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Saudi Prince is Scared of Fracking

Steve Mauzy

Saudi billionaire Prince Alwaleed bin Talal is worried. In fact, he’s so worried he voiced his concerns in a bold open letter to Saudi ministers and took out a full-page ad in the New York Times to spread the word.

So what's keeping Prince Alwaleed up at night? The boom in U.S. oil-and-gas shale, which he believes is a threat to Saudi Arabia's livelihood.

The Prince's concerns are well grounded. Even OPEC's own data support his contention. OPEC expects demand for its crude to fall to 29.6 million barrels a day next year. That’s a full 600,000 less barrels a day lower than in 2012.

The reason is that non-OPEC countries – primarily the United States – are producing more oil and gas.

As the world's largest oil exporter, Saudi Arabia is especially vulnerable. According to the CIA World Factbook, the petroleum sector accounts for roughly 80% of Saudi Arabia's budget revenues, 45% of its GDP, and 90% of its export earnings.

In other words, U.S. oil-and-gas producers threaten to take away the Saudi's rice bowl.

In the U.S., energy companies have already made great strides in taking rice of the Saudi's table. Over the past four years, oil production has soared by 30%. Not surprisingly, oil imports from OPEC members have fallen by a similar amount. In May, domestic crude-oil production exceeded imports for the first time in 16 years.

And it’s only going to get worse for the Saudi's.

A new Harvard study titled “The Shale Oil Boom: A U.S. Phenomenon” says that if oil prices remain close to today’s levels, total U.S. production of all forms of oil could grow to 16 million barrels per day by 2017. That’s an impressive 42% from the current 11.3 million barrels per day.

Should Harvard's 2017 production forecast materialize, the United States would become the biggest oil producer in the world. 

That’s bad news for Saudi Arabia, but good news for the U.S. energy companies.

Quantum leaps in hydraulic fracking and other drilling technologies have created a plethora of investment opportunities. In my opinion, the best opportunities reside within the midstream segment – the companies that transport and store oil and natural gas.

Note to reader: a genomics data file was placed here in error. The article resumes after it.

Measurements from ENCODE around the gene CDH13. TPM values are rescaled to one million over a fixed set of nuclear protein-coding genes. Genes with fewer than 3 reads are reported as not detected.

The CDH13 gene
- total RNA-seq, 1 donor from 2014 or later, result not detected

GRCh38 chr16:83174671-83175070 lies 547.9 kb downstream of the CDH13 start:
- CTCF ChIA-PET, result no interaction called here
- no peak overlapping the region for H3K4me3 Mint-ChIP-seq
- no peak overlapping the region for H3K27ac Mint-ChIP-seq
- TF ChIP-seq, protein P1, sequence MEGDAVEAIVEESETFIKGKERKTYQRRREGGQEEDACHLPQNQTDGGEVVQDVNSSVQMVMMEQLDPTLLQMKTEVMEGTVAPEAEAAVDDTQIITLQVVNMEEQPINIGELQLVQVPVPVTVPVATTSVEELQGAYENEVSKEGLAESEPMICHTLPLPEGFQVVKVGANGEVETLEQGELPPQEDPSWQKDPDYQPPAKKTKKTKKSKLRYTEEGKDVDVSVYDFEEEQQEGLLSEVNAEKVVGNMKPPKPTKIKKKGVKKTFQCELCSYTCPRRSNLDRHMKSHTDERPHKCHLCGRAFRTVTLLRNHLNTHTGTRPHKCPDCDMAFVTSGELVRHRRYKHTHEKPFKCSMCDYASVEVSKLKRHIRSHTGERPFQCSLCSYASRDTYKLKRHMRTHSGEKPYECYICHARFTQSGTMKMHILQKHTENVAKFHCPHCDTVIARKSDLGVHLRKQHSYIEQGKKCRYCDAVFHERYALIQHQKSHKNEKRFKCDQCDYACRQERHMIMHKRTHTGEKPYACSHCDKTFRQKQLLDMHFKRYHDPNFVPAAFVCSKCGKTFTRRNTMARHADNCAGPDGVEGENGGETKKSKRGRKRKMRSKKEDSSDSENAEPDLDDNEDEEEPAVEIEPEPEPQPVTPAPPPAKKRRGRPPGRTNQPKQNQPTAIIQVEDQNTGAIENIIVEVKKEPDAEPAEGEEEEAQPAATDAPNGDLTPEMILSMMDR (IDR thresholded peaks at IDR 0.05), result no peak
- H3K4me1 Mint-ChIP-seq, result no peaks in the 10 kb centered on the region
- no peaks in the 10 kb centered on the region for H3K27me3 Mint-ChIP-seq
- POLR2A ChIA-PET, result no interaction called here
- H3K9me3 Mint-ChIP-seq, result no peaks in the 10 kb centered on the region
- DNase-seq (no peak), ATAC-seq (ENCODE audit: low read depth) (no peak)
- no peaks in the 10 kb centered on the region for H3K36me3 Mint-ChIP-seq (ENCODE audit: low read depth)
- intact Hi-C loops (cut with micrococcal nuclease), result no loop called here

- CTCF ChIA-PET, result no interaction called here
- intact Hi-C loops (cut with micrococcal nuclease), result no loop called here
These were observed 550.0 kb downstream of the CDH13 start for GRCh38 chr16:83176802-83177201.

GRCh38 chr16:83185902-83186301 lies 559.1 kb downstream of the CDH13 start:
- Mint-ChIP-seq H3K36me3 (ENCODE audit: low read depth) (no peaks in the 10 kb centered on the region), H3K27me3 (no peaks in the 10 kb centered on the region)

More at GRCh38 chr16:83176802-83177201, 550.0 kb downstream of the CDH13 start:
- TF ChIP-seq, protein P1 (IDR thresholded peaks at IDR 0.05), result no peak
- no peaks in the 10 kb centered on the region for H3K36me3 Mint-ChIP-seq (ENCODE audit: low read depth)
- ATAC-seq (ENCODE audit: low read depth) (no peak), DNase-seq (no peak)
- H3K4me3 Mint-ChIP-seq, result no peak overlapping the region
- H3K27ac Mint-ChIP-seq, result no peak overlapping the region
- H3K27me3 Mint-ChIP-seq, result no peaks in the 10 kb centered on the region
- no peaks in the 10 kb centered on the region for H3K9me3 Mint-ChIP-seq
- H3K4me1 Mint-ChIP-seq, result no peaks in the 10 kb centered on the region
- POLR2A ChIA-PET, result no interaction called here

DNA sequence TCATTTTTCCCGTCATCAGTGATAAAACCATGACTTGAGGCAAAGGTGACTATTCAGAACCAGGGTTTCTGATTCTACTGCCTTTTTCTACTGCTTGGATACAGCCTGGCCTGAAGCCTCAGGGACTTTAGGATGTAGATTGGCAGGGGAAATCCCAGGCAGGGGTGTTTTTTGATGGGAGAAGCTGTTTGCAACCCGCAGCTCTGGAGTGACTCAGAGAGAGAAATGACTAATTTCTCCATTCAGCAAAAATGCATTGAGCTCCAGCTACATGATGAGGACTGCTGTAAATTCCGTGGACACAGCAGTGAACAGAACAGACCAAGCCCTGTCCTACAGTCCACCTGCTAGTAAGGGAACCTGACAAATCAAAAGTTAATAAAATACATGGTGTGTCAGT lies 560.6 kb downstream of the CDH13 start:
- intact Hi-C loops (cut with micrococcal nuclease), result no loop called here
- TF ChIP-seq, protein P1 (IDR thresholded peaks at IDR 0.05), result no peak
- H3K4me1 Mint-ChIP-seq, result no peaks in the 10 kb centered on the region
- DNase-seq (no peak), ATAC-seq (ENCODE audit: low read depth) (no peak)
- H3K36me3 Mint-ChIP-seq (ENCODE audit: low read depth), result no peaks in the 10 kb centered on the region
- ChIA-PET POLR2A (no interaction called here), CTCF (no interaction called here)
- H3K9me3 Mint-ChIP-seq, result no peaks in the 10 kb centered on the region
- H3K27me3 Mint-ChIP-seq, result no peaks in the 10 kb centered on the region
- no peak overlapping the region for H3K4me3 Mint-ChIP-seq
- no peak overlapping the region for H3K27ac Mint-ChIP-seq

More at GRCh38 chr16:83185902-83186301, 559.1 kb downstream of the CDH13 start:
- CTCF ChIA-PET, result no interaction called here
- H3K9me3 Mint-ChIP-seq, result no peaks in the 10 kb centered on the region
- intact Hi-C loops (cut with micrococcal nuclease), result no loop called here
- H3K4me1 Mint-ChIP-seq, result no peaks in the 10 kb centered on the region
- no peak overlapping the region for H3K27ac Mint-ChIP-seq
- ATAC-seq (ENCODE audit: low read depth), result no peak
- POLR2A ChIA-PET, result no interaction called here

Pipelines are particularly intriguing for income investors. These companies produce dependable high-yield distributions, because they are essentially toll highways. And in many parts of the country, they're the only toll highways. 

This means pipeline companies are able to capture their clientele – the exploration and production (upstream) and marketing and retailing (downstream) operators. The producers and retailers have no choice but to get their product from point A to point B, regardless of prevailing market price. In many markets, a pipeline is the sole option. 

For these reasons, midstream is the “Goldilocks” segment within the oil-and-gas sector. What's more, I believe the High Yield Wealth portfolio owns the very best investment in the midstream sector.   

I say that because my favorite midstream pipeline company owns and operates one of the largest and most diversified portfolios of energy distribution assets. It has a large exposure to the Eagle Ford shale in Texas, which has the potential to be the largest ever oil find in the lower 48 states. Estimates range from 7 – 10 billion barrels of recoverable reserves.

Looking to the future, this company will have plenty of opportunities to grow its operations. According to an Interstate Natural Gas Association of America (INGAA) Foundation report, midstream companies will require $200 billion of new investment to accommodate natural gas, oil, and natural-gas liquids transportation over the next 22 years.

For well-positioned companies, the expansion of oil and gas pipeline infrastructure means more business. With energy production booming, and the growth expected to continue for a couple more decades, this is a big opportunity that you won’t want to miss.